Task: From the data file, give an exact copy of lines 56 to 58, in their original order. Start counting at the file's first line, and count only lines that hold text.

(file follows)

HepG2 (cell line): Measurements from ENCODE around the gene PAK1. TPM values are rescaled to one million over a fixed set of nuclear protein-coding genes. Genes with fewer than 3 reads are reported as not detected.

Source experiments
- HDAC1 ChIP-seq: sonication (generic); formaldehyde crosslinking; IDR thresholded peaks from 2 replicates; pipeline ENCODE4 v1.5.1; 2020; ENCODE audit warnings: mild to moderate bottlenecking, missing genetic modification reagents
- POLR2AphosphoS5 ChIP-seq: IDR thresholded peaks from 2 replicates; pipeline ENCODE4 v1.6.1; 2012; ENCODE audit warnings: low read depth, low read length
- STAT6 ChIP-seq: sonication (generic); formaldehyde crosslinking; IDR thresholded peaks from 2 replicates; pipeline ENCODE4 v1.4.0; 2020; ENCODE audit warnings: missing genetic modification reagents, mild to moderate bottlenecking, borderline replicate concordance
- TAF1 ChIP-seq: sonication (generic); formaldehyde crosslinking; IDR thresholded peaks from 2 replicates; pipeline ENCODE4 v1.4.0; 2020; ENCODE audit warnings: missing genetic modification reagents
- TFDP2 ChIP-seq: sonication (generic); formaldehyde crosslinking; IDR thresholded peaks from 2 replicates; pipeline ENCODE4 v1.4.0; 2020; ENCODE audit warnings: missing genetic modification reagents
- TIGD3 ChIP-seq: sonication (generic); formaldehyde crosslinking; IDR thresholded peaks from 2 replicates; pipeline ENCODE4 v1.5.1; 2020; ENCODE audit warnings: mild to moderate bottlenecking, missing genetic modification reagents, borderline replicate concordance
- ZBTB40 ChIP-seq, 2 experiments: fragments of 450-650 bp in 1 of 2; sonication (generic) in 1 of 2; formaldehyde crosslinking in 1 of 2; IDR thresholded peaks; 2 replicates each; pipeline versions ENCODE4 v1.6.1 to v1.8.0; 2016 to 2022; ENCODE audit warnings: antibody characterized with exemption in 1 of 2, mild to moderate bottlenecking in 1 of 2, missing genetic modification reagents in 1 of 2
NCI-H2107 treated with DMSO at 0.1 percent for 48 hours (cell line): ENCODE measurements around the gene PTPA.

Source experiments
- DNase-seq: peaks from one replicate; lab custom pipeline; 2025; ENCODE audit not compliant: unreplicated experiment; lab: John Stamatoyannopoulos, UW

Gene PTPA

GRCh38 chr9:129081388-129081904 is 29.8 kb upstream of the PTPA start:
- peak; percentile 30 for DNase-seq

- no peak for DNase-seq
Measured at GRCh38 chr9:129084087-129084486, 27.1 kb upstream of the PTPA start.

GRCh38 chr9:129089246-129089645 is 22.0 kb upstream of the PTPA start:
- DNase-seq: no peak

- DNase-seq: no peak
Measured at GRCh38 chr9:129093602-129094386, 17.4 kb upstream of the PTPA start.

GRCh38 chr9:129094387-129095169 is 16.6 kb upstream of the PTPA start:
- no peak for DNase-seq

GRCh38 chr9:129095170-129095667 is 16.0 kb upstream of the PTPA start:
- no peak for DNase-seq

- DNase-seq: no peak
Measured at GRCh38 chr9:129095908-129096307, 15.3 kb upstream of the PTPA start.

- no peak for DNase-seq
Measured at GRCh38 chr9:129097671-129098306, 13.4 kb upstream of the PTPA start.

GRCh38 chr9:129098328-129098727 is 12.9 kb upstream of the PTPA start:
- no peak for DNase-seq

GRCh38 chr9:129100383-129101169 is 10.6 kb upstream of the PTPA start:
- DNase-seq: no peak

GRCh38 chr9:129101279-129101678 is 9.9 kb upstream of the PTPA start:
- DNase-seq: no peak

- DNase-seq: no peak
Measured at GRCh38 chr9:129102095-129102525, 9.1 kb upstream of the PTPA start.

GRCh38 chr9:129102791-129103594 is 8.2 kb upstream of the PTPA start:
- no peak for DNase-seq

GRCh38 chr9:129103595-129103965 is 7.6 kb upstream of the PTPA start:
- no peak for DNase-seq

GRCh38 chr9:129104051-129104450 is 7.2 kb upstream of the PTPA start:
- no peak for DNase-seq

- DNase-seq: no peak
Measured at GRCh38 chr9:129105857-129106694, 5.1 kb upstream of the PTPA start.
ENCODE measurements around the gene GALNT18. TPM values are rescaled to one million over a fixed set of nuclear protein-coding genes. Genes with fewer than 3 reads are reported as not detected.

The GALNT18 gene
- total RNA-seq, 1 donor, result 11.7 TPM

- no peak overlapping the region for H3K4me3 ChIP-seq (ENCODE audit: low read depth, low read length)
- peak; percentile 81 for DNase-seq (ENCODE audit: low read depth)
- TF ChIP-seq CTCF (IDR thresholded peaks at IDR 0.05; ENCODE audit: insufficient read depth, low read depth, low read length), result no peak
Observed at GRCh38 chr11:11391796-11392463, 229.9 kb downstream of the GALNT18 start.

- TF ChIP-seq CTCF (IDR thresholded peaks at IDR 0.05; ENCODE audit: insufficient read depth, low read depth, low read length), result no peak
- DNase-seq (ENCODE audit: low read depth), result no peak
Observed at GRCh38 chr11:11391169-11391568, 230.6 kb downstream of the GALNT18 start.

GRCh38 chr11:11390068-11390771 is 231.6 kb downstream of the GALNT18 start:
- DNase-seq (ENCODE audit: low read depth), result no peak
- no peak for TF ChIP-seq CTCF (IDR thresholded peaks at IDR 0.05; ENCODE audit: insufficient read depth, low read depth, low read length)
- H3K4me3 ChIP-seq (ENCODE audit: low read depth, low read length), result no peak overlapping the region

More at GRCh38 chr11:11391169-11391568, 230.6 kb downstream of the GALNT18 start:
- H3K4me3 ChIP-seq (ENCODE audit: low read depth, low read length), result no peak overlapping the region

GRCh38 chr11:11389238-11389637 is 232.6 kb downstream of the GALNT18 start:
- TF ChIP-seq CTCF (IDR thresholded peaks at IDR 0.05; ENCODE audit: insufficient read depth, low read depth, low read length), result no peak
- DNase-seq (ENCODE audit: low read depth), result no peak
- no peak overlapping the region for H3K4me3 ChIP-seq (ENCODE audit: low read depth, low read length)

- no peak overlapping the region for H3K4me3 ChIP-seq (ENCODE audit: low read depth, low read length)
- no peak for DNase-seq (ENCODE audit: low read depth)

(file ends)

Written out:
GRCh38 chr11:11390068-11390771 is 231.6 kb downstream of the GALNT18 start:
- DNase-seq (ENCODE audit: low read depth), result no peak
- no peak for TF ChIP-seq CTCF (IDR thresholded peaks at IDR 0.05; ENCODE audit: insufficient read depth, low read depth, low read length)